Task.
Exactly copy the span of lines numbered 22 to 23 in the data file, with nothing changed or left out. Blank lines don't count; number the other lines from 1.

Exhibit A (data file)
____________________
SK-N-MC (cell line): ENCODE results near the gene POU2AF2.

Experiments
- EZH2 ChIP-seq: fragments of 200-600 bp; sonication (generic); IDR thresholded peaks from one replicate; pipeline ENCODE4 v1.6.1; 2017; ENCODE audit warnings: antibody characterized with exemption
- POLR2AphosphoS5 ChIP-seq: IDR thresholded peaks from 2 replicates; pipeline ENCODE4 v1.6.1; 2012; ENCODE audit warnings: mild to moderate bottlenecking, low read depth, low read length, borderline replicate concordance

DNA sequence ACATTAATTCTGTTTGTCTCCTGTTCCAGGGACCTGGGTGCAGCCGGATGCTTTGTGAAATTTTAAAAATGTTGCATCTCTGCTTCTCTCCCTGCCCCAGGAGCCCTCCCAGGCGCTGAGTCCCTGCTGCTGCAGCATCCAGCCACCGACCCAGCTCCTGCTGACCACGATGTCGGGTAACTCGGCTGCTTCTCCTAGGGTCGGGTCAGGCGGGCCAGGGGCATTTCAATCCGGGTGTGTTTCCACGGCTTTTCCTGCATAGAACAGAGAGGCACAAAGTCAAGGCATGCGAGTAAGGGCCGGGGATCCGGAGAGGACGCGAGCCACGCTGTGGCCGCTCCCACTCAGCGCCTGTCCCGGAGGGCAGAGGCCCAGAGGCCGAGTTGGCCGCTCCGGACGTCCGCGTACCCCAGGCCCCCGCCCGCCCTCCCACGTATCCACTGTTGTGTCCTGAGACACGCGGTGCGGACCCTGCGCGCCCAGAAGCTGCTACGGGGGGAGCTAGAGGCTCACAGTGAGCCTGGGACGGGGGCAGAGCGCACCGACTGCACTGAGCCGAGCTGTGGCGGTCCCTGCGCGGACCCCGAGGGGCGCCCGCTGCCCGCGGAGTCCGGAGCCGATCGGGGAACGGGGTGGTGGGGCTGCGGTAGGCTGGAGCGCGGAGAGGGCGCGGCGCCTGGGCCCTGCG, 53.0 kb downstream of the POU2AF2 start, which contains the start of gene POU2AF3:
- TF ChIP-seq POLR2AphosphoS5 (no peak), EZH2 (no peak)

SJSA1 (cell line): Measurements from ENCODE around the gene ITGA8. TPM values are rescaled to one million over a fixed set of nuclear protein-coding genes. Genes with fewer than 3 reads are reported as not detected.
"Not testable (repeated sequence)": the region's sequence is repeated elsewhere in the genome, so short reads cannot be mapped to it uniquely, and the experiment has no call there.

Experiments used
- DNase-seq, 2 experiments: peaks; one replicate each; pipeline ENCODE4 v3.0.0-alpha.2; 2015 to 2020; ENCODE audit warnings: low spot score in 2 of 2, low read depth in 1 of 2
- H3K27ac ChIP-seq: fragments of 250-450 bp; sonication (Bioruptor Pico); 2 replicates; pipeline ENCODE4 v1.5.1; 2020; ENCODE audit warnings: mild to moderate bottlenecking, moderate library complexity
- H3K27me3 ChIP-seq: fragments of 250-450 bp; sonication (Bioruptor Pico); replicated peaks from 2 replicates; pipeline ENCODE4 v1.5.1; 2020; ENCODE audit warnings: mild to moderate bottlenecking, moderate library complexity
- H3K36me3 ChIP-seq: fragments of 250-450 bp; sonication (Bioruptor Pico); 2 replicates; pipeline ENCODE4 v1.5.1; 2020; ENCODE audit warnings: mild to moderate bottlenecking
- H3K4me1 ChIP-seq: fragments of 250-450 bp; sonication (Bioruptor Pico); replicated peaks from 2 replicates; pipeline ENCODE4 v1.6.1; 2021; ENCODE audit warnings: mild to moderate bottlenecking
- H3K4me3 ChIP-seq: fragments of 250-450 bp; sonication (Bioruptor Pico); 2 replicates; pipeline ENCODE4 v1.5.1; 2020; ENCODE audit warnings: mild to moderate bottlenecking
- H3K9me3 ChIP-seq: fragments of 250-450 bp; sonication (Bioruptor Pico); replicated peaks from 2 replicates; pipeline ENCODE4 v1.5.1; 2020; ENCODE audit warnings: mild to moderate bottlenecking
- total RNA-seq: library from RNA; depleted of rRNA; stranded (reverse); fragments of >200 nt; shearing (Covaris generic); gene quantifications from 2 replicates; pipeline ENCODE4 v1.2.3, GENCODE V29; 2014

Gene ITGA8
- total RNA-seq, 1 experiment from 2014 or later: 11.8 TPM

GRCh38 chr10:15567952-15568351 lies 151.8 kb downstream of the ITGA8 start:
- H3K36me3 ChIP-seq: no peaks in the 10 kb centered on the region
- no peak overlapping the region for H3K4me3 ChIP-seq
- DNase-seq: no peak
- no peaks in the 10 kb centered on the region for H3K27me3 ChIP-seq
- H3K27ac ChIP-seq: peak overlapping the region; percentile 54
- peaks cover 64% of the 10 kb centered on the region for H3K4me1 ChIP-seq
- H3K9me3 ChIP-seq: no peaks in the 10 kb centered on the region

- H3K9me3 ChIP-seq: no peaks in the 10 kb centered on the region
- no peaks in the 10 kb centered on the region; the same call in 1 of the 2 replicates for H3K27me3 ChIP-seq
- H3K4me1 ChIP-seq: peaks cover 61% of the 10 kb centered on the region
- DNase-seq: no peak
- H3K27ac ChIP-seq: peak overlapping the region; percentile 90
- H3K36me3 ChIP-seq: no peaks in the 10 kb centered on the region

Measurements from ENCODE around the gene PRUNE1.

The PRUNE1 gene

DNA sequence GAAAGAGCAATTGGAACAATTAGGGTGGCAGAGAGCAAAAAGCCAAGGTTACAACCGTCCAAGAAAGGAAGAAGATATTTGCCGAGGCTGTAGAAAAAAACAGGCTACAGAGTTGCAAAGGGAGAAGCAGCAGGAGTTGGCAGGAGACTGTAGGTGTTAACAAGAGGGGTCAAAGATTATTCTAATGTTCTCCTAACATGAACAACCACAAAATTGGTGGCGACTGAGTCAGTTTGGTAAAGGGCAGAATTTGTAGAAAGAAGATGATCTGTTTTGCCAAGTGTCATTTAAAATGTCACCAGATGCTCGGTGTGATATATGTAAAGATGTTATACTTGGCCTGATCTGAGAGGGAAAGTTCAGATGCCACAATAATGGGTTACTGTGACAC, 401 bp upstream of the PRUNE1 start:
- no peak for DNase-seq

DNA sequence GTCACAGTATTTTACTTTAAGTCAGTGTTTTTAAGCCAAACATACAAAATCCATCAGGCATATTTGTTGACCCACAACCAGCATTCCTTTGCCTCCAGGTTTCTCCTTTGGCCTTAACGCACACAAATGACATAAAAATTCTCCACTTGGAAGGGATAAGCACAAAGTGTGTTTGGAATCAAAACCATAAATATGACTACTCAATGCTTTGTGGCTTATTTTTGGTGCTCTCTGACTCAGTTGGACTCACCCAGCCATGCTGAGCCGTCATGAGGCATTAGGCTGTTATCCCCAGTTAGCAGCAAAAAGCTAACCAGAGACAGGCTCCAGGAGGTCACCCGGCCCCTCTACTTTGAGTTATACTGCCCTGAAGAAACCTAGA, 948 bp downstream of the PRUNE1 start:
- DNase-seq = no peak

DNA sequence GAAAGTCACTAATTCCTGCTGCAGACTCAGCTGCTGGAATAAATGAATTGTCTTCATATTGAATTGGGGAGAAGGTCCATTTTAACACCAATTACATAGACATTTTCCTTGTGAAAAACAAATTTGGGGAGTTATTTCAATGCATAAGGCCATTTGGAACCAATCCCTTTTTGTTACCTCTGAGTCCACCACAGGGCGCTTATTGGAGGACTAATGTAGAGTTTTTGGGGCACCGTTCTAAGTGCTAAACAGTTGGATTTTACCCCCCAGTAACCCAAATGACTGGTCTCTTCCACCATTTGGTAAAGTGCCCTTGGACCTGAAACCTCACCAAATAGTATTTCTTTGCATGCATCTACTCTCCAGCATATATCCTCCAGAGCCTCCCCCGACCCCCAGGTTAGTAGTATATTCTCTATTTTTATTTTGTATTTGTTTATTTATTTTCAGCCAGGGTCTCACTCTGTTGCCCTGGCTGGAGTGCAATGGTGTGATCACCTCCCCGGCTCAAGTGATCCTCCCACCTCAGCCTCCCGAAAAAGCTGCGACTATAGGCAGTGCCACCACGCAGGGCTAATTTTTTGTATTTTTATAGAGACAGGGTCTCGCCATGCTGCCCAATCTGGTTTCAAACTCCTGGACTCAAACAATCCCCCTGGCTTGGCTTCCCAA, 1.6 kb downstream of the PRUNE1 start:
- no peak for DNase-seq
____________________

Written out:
- no peak overlapping the region for H3K4me3 ChIP-seq
- DNase-seq: no peak